“The Net Open Position (NOP) limit of the overall foreign currency assets and liabilities taking into cognizance both those on and off-balance sheets should not exceed 20% short or 0% long-forgotten shareholders funds unimpaired by losses using the Gross Aggregate method,” read the recent circular signed by Hassan Mahmud, CBN Trade and Exchange Director.

The real culprits


While lauding the CBN for its actions aimed at restoring sanity in the FX market, financial experts, in their separate views, observed that the efforts, though in order, were yet to yield any significant results.

They asked the CBN to checkmate the alleged hoarding of dollars by bankers and beam its searchlight on the corrupt activities of some bank officials and Nigeria elites, who sell dollars to BDCs operators.

On how naira can be strengthened, an economist, Yinka Anjous, urged the CBN to work with the National Assembly to ban the use of dollar as means of transactions in Nigeria, adding that Bureau de Change operators should be prohibited from buying and selling dollars.

“CBN has started taking some steps towards realizing the position of naira to the expected position of Nigerians. However, most of these steps being taken have not had the desirable effects. That is the most painful thing about that”, Anjous worried.

“For example, they target floating. Floating means allow the variance of demand and supply to come to bear. But, when the supply is not forthcoming and demands keep coming, it shows that some people are hoarding.

’So, it is seriously hurting the naira and CBN gave a matching order to banks to release the dollars they are holding. But, have they done that? And if they have, we have not heard of any serious punishment to any erring bank. So, I will advise that CBN should fight and not only bark.”

The claims were corroborated by a former governor of Bauchi State, Isa Yuguda, who accused financial institutions of contributing to the destruction of the Nigerian economy in the interest of profiteering.

Yuguda, a former banker, while featuring on Channels Television’s Sunrise Daily, said: “From my own experience, the banking industry in the year 2000 to before I joined the cabinet of Chief Obasanjo’s govt., banks have really contributed in no small way in destroying the economy of Nigeria, because, for some of our colleagues, it is not about Nigeria.”

“How can they use their institution to make money and live outside Nigeria with their families and then continue milking Nigeria through the banks?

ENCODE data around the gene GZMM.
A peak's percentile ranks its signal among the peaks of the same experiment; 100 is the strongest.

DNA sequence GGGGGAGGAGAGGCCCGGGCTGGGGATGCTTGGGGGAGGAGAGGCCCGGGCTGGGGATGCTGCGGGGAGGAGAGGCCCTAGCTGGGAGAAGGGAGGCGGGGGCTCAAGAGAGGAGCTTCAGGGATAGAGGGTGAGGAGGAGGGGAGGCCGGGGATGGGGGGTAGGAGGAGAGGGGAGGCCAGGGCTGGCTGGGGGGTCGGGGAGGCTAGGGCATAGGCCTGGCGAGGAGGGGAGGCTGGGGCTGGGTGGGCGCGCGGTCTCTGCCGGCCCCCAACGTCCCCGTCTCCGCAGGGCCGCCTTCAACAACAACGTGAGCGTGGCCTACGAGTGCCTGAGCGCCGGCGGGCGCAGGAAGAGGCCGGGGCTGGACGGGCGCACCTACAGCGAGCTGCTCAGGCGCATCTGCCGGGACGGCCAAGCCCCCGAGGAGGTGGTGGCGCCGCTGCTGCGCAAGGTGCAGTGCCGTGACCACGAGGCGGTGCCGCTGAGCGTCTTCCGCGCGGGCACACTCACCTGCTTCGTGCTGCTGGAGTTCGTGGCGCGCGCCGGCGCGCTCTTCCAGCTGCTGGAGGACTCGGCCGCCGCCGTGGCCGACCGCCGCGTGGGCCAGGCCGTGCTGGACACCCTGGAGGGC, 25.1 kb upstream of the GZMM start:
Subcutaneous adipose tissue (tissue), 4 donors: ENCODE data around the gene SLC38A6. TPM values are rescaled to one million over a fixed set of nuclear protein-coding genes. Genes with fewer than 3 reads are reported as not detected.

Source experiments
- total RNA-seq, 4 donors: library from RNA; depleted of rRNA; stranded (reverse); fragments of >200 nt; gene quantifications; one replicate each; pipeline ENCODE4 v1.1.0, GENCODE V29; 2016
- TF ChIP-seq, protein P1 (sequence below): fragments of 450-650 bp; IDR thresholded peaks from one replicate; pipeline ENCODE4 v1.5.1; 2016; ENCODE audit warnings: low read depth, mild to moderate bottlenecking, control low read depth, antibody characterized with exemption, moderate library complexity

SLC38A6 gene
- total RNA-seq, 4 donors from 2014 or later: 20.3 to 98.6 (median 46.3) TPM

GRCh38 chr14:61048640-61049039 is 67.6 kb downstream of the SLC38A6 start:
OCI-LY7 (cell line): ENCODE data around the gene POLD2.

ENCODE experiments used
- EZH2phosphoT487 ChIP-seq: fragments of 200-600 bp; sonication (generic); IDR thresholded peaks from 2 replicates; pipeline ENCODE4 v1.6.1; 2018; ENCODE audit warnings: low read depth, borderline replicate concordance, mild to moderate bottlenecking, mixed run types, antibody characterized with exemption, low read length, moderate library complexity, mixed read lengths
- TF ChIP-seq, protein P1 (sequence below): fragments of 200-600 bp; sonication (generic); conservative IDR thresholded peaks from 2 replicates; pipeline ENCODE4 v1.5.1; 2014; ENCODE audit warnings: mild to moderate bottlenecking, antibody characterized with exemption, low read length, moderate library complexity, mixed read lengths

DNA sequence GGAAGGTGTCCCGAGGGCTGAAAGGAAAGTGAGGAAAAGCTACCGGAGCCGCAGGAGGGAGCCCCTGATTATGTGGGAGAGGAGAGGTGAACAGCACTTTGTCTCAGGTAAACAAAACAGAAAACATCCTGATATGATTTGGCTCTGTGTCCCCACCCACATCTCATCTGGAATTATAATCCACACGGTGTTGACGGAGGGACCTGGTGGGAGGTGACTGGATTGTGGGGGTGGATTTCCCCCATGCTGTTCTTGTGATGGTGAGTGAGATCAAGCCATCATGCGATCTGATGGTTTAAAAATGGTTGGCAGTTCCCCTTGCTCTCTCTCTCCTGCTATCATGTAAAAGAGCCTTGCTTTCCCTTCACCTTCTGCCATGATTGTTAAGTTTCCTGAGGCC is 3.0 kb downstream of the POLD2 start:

Yuguda alleged that the banks engage in illegal transactions that even the regulators find difficult to unravel.

“There are so many ways to make illegal transactions that even the regulators will hardly notice it but financing of the real sector. If you look at the balance sheet of banks, the real sector financing, maybe it is just paper intrigues, if you do a forensic audit, you will discover that they just want to satisfy the regulators.

“They are basically trading in money, trading in FX, almost all the banks and that is why I am happy that the central bank governor has taken a position to review those open positions, where bank CEOs amass dollars in their balance sheets to the extent that they deny the markets dollars. I must say that banks must be professional,” the former minister said.

In February, the House of Representatives resolved to investigate the alleged hoarding of dollars by some commercial banks. This resolution was sequel to a motion moved by Babajimi Benson (APC, Lagos) on during plenary.

Mr. Benson, in his motion, said some banks were sabotaging the efforts of the CBN to halt the slide of the naira against major currencies. He alleged that the banks had not been complying with the new FX risk management circular released by the apex bank.

“Commercial banks and certain financial institutions in Nigeria usually hold back a large part of forex they obtain either through purchase, borrowing or allocation from the CBN rather than lending to their customers with a view to selling it when the exchange rate is high,” he alleged.

Many are, however, not unmindful that the banks are currently grappling with higher operating expenses on account of rising inflationary pressure, naira devaluation and upward salary reviews.